‘American Schools Are Disturbingly Racially Segregated’

Education Department official says Americans have low expectations for minority students.

Next America event
National Journal
Oct. 22, 2014, 11:26 a.m.

For the first time in Amer­ic­an his­tory this fall, stu­dents from ra­cial and eth­nic minor­it­ies rep­res­ent a ma­jor­ity in pub­lic schools. That even Des Moines, Iowa is an ex­ample of this grow­ing di­versity may sur­prise some, but the pop­u­la­tion of white stu­dents in the city’s pub­lic schools has dropped to 45 per­cent, and the dis­trict is home to stu­dents rep­res­ent­ing more than 100 lan­guages and dia­lects. 

That di­versity is a source of pride to many—but Cath­er­ine Lhamon, as­sist­ant sec­ret­ary for Civil Rights at the U.S. Edu­ca­tion De­part­ment, warns that the trend hasn’t been ac­com­pan­ied by equal ac­cess to qual­ity edu­ca­tion for stu­dents of all races. 

“Amer­ic­an schools are dis­turb­ingly ra­cially se­greg­ated, peri­od,” Lhamon said Wed­nes­day in Des Moines at a Na­tion­al Journ­al event presen­ted with sup­port from Emer­son Col­lect­ive. “The real­ity is that north­ern schools are more se­greg­ated than they ever have been, that all too many south­ern schools are re­vert­ing back to se­greg­a­tion, and we are not see­ing the kinds of school­ing that the Su­preme Court prom­ised us that we should see in the Brown vs. Edu­ca­tion de­cision, and that I want for our kids.”

Lhamon used the Des Moines Pub­lic School Dis­trict as a case study. The school sys­tem has com­mit­ted to hir­ing teach­ers from more di­verse back­grounds to bet­ter re­flect the stu­dent pop­u­la­tion, and to fo­cus more re­sources on help­ing black and Latino males, who are dis­pro­por­tion­ately more likely to drop out or be sus­pen­ded. While she praised pro­gress already made and con­tin­ued ef­forts at im­prove­ments, Lhamon noted that the city had much more work to do in cor­rect­ing “poor per­form­ance.”

The Of­fice for Civil Rights col­lects data on each Amer­ic­an school dis­trict’s demo­graph­ics and to what ex­tent edu­ca­tion­al op­por­tun­it­ies are provided to each of their stu­dents. Al­though white stu­dents in Des Moines schools ac­count for just un­der half of en­roll­ment, the OCR re­ports they are dis­pro­por­tion­ately overrep­res­en­ted in gif­ted pro­grams and in ad­vanced classes such as al­gebra, cal­cu­lus, and chem­istry, and un­der­rep­res­en­ted in counts of sus­pen­sions and ex­pul­sions.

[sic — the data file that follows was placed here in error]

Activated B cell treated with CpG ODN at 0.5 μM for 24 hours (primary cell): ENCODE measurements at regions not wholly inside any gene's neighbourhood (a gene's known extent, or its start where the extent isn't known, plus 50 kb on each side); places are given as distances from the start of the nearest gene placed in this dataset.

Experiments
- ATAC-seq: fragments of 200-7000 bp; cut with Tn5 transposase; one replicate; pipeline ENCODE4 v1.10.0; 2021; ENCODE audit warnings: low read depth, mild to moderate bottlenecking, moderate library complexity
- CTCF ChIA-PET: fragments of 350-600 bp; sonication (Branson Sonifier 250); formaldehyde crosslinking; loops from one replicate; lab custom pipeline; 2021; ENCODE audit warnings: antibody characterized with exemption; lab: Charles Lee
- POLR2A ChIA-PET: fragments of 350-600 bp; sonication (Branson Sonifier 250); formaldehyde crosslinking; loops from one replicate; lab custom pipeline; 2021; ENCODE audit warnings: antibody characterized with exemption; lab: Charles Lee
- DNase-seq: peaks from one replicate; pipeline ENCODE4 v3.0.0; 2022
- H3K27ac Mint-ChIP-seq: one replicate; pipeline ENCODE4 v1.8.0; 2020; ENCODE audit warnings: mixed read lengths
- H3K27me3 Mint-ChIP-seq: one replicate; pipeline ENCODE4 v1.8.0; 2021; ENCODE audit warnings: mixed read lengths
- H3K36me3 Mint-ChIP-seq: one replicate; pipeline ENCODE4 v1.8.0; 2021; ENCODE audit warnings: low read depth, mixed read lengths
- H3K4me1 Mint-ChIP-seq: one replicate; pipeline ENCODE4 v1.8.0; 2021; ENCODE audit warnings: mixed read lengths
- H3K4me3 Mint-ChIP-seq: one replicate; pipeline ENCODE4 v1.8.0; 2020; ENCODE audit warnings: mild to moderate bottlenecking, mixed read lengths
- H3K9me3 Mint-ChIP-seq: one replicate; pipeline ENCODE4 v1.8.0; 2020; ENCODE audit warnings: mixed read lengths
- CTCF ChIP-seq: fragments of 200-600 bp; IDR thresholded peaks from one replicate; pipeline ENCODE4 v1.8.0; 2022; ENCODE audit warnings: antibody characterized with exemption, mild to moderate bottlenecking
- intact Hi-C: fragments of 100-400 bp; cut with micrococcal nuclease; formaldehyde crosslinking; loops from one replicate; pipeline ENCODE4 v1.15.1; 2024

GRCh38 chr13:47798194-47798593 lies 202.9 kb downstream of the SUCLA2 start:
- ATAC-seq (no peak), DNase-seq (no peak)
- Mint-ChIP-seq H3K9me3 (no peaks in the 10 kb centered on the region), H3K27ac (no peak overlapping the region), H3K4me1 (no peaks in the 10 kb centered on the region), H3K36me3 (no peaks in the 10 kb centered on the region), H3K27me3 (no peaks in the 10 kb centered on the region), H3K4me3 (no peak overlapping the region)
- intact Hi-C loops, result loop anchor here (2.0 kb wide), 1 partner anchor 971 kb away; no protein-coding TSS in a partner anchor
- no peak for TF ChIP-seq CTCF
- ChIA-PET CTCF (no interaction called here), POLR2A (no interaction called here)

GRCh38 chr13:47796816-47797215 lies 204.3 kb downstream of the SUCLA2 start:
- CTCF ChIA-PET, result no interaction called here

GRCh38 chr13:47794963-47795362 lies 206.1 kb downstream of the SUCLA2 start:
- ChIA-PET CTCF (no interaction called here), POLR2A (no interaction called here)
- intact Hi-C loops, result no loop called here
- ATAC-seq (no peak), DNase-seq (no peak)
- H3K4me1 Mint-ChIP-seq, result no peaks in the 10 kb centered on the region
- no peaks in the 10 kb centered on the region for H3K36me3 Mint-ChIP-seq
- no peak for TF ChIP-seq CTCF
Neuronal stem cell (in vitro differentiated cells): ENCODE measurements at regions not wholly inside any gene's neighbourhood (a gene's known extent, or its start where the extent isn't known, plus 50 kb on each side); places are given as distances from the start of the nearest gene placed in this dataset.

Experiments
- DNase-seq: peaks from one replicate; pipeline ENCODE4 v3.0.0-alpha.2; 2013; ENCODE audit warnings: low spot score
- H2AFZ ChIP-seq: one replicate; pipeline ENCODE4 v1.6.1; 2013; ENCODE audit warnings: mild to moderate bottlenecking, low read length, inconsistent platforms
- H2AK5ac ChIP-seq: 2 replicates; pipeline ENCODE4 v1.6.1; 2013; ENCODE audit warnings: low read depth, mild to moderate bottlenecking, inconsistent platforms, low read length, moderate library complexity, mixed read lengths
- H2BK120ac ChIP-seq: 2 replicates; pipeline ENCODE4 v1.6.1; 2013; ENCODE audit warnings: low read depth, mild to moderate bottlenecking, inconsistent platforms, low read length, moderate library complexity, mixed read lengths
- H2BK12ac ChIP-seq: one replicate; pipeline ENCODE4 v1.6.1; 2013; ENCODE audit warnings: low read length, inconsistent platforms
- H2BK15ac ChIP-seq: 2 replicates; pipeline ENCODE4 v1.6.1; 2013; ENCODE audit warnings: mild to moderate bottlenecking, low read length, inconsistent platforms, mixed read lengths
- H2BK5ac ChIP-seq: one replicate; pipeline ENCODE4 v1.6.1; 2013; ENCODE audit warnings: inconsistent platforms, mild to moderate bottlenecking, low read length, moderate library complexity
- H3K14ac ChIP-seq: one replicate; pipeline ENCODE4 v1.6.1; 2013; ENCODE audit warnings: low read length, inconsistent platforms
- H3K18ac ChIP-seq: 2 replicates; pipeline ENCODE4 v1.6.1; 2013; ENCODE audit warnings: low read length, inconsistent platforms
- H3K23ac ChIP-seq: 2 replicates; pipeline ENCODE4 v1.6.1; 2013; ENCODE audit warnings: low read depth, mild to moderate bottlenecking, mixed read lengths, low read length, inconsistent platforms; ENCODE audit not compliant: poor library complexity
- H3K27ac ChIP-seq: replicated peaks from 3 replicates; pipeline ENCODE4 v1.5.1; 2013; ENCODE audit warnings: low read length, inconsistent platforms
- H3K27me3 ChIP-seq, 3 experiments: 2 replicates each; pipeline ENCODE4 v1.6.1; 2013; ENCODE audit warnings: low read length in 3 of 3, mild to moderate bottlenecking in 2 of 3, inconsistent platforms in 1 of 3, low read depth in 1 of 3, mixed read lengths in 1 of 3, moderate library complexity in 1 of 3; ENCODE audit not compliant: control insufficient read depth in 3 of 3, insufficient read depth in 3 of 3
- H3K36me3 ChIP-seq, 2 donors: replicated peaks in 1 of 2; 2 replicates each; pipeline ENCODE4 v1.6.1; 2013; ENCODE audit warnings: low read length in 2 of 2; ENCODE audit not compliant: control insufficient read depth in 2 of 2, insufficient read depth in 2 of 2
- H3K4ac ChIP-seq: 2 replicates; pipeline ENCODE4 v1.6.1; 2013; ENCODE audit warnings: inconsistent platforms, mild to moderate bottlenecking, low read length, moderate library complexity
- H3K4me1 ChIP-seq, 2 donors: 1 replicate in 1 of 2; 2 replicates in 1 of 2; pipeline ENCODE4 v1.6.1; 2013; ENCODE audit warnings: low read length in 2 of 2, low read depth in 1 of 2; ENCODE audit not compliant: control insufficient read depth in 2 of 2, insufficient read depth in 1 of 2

“That is con­sist­ent na­tion­ally, but it’s very dis­turb­ing to me,” Lhamon said. “What we’re say­ing is that we are re­serving our ex­pect­a­tions for our highest rig­or of courses, the courses we know our kids need to be able to be full and pro­duct­ive mem­bers of so­ci­ety, but we are re­serving them for a class of kids who are white and who are wealth­i­er. We know we can’t do that if we want to be the rich and di­verse na­tion that we are.”

Lhamon and her of­fice are push­ing schools and dis­tricts to ex­pand ac­cess to and in­crease ex­pect­a­tions for all stu­dents, no mat­ter their so­cioeco­nom­ic back­ground, eth­ni­city, or race. It will re­quire schools to be­lieve that all stu­dents can be—and en­cour­age them to be—high achiev­ers, she said.

For ex­ample, Lhamon de­scribed a school dis­trict in Clev­e­land that offered ad­vanced STEM courses to its high school stu­dents, yet many of the seats in those classes went un­filled. The OCR in­ter­vened, real­iz­ing that the dis­trict had not ad­vert­ised the class to all stu­dents, and pushed the dis­trict to com­mit to reach­ing out to all fam­il­ies and ad­vert­ising the class in Span­ish as well as in Eng­lish.

Minor­ity stu­dents are more likely to live in low-in­come neigh­bor­hoods and at­tend schools that do not provide the full se­lec­tion of high­er-level courses in sub­jects like al­gebra, chem­istry, cal­cu­lus, and phys­ics. OCR data finds that 57 per­cent of black stu­dents and two-thirds of Latino stu­dents simply do not have ac­cess to the full range of those classes that are provided to schools edu­cat­ing their white and Asi­an peers.

“We have to change those prac­tices so that we are ready for each of our stu­dents in every school,” Lhamon said, “and that we are com­mu­nic­at­ing to them that they are be­loved, valu­able learners.”

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